• Learn one of the most essential chord shapes for funk music.
• Play a variety of rhythmic strumming patterns, from simple to complex.
• Gain an understanding of how the guitar locks in with the bass and drums in funk music.
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Believe it or not, you can play a large number of classic funk songs using one chord shape. Of course, you’ll still have to develop a relentless strumming hand, but we’ll work on that too.
The D7 Shape
Oh, the humble D7 shape. From the primordial music of James Brown to the psychedelic sounds of Parliament Funkadelic and punk/funk of the Minutemen, the humble D7 shape is not to be underestimated. We’ll learn to appreciate the shape’s usefulness and versatility in this lesson, but first, a quick note on the naming of a shape versus its contextual chord name.
The visual layout of the guitar fretboard makes it very “shape friendly.” This is perhaps best illustrated by the popular CAGED system, which is based on a simple premise: Once you learn the 1st-position chord shapes of C, A, G, E, and D, you can then move those shapes up and down the fretboard to play any major or minor chord, arpeggio, or scale. Our lesson is based on the same principle, but all our attention will be focused on the 1st-position D7 shape.
Unfortunately, there is one possibility for confusion: In addition to moving this shape up and down the fretboard, we will also be moving it across the fretboard, and, from a theory and nomenclature standpoint, once we do that, the name of the chord will also change and sometimes it can have more than one name! In other words, when we play a D7 shape along the top three strings of the guitar, its root will change, but not its function—it will still be a rootless dominant 7 chord. But if we shift that same shape across the strings it could be a C#m, E6, or even F#9 depending on the context. Even though the focus of this lesson is on the D7 grip, you will also want to keep an eye on the proper, contextual chord names.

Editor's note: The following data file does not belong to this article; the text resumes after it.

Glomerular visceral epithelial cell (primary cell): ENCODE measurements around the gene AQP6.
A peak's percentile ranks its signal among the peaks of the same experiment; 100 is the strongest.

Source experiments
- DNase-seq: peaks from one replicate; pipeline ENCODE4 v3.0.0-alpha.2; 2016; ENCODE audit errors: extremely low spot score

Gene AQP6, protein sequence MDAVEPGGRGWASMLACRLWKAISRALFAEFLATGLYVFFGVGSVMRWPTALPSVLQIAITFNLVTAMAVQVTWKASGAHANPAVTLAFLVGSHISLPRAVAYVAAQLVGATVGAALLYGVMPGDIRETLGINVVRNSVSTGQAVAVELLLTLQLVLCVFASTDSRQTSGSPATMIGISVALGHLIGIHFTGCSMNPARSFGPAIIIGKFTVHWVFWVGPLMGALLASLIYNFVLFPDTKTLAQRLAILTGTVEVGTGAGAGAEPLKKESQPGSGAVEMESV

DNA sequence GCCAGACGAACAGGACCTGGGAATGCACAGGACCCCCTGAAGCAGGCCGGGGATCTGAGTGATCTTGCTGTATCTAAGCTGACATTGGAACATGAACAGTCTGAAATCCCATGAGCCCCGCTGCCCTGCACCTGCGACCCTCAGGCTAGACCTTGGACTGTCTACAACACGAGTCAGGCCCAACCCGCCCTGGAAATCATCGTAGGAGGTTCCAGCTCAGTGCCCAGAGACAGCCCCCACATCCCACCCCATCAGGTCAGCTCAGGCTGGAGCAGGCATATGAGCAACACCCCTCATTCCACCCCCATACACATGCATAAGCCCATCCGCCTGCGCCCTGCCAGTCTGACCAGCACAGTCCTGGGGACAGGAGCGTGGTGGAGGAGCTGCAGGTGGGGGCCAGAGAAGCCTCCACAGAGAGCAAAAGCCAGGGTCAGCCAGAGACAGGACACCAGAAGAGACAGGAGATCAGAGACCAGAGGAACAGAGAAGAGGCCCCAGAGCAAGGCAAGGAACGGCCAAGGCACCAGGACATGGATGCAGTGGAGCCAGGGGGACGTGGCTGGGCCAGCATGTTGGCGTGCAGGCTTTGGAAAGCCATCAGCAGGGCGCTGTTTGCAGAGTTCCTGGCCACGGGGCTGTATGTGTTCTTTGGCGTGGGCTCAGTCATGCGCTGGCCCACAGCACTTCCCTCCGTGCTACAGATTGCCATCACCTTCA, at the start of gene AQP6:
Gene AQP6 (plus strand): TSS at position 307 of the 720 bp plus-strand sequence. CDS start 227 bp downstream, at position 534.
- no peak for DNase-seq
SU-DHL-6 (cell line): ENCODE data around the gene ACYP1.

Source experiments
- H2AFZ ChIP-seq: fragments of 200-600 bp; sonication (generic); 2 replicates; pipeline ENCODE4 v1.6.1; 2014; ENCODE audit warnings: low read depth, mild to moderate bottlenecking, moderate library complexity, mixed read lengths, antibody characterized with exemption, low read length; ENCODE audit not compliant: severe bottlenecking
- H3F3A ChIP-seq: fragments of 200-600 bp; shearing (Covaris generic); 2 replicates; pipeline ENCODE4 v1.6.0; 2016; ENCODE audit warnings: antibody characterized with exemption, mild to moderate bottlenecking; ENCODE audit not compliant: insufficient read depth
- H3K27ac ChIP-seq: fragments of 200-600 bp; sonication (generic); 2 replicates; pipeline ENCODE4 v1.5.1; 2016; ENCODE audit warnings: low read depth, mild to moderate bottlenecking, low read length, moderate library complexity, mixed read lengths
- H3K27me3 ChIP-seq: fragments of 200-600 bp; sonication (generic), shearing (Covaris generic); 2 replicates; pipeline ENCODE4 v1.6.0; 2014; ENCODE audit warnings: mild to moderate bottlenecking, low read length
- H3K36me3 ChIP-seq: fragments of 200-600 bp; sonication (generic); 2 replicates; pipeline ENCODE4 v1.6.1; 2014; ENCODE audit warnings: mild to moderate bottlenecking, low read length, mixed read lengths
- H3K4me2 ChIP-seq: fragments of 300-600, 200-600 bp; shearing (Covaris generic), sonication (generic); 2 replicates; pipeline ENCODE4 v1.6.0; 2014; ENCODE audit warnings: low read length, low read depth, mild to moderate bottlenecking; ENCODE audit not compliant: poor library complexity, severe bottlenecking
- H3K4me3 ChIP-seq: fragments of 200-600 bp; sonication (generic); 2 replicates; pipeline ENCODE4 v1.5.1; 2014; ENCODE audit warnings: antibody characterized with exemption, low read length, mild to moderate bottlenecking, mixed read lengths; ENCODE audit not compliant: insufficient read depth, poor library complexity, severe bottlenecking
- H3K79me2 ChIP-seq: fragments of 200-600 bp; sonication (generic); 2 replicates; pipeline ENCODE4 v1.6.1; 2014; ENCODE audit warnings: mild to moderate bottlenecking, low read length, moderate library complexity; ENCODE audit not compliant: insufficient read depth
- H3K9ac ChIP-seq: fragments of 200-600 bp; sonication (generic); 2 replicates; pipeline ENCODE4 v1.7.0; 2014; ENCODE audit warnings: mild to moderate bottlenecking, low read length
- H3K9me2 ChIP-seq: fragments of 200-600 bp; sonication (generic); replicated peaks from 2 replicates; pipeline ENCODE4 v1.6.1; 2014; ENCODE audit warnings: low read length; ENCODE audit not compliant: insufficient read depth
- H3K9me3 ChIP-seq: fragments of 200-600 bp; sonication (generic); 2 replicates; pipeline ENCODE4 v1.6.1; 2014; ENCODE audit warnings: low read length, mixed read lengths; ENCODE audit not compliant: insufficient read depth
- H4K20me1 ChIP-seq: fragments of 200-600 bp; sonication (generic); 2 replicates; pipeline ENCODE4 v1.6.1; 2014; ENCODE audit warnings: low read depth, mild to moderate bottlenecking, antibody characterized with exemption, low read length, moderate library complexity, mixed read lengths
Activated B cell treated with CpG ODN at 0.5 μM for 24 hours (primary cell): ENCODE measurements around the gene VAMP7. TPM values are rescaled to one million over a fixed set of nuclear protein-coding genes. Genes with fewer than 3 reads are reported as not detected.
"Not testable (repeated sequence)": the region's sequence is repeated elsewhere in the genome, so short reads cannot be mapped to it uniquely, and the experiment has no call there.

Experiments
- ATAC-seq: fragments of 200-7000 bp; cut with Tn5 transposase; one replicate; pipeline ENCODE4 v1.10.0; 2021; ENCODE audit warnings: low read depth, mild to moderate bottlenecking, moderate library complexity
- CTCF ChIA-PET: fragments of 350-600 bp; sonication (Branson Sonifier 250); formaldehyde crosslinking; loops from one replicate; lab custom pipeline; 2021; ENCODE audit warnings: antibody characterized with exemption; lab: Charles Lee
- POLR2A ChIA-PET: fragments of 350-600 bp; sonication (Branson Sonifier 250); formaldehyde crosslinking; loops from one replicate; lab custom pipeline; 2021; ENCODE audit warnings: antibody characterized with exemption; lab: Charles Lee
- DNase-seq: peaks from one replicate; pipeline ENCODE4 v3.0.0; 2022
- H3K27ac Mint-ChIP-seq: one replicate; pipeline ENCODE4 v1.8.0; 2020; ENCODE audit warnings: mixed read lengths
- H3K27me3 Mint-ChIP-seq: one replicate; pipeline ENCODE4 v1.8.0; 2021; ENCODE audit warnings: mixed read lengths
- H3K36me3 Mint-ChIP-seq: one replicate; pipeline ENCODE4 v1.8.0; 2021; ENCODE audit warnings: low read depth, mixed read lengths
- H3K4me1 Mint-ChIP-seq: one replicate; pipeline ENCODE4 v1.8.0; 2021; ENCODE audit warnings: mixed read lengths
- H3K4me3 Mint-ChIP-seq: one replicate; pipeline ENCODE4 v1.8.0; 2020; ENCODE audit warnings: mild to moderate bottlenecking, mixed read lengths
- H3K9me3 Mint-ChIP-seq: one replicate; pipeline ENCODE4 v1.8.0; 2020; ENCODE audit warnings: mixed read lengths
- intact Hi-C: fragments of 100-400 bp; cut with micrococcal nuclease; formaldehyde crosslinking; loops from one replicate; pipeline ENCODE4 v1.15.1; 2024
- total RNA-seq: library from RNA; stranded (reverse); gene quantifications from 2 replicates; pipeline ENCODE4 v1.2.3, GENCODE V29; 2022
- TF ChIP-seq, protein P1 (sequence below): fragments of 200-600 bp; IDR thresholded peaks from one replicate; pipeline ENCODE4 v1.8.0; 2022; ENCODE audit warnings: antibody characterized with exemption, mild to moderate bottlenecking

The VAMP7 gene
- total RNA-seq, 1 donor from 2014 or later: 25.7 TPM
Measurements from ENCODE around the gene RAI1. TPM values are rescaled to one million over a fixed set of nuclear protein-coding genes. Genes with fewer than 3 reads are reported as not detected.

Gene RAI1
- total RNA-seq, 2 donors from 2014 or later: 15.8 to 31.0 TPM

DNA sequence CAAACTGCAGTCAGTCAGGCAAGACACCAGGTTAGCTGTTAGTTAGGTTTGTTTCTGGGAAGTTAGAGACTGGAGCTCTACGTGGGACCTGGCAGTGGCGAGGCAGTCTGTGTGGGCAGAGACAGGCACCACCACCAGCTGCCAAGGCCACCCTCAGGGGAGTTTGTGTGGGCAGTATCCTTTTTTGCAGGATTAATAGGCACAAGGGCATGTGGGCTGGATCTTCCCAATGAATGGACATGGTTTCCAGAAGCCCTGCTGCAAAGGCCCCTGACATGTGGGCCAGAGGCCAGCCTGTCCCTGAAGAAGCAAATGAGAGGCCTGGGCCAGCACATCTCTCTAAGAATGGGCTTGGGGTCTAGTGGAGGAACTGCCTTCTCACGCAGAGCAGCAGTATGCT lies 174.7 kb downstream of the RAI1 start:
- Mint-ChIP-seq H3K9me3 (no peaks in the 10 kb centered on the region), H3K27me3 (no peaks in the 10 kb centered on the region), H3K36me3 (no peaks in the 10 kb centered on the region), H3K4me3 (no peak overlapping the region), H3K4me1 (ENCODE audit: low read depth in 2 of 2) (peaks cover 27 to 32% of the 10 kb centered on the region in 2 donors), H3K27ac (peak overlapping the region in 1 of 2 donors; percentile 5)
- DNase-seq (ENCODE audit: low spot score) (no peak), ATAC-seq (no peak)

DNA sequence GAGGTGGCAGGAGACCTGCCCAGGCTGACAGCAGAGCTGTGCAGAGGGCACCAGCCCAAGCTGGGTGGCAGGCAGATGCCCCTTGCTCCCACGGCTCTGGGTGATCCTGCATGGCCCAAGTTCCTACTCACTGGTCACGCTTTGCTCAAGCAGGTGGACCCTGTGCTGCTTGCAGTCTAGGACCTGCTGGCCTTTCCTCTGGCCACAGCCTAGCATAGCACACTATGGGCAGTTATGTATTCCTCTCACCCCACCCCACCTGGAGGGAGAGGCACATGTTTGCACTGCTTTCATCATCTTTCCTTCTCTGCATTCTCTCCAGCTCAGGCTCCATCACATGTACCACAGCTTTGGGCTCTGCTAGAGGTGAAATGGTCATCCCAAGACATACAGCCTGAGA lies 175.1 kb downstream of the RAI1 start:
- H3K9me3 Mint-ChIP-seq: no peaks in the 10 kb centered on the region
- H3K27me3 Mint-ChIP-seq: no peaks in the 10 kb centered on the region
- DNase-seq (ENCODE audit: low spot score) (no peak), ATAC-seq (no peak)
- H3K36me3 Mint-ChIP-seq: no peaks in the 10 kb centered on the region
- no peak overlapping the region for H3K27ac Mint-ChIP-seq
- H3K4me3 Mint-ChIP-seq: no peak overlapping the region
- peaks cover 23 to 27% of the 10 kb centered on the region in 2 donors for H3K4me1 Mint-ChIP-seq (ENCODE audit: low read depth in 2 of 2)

One-Shape Funk Evolution
Without question, James Brown invented funk. But Brown’s musical creation has its roots in the 1950s R&B and early-’60s soul music. So, before we investigate the syncopated strums of such funk classics as “Cold Sweat” and “Get Up (I Feel Like Being a) Sex Machine,” let’s try our hand at a foundational rhythm found in the precursors to funk.
Ex. 1 begins with the D7 shape in its everyday, 1st-position setting, but then quickly moves up and down the fretboard through a funky 12-bar blues similar to James Brown’s “Out of Sight.” (Many of Brown’s earliest songs are based around a 12-bar blues.) In this example, not only is the shape easy to finger and maneuver, but the strum is also rudimentary. But keep in mind, the simplicity of the guitar strum allows the bass and horns to get busy. Full disclosure: Although this D7 shape works perfectly in this context, it is not the shape used in “Out of Sight.” What actually gets played is a C7 shape, but that’s for another lesson.
Before we get to the next song-based example, we’re obliged to work on your strumming hand. At the risk of oversimplifying, much of funk guitar comes down to 16th-notes, strummed up and down, with various accents and mutes/chokes thrown in to create an almost infinite variety of rhythmic syncopations. To work on this type of strumming, practice Ex. 2 as notated, then start experimenting with your own variations using different chord shapes and playing up and down the neck.
Which brings us to Ex. 3, which employs both the D7 shape and a highly syncopated strum. Based on a common I–II–V progression, this groove is based on Funkadelic’s “Sexy Ways” and, like “Out of Sight,” has its roots in R&B music.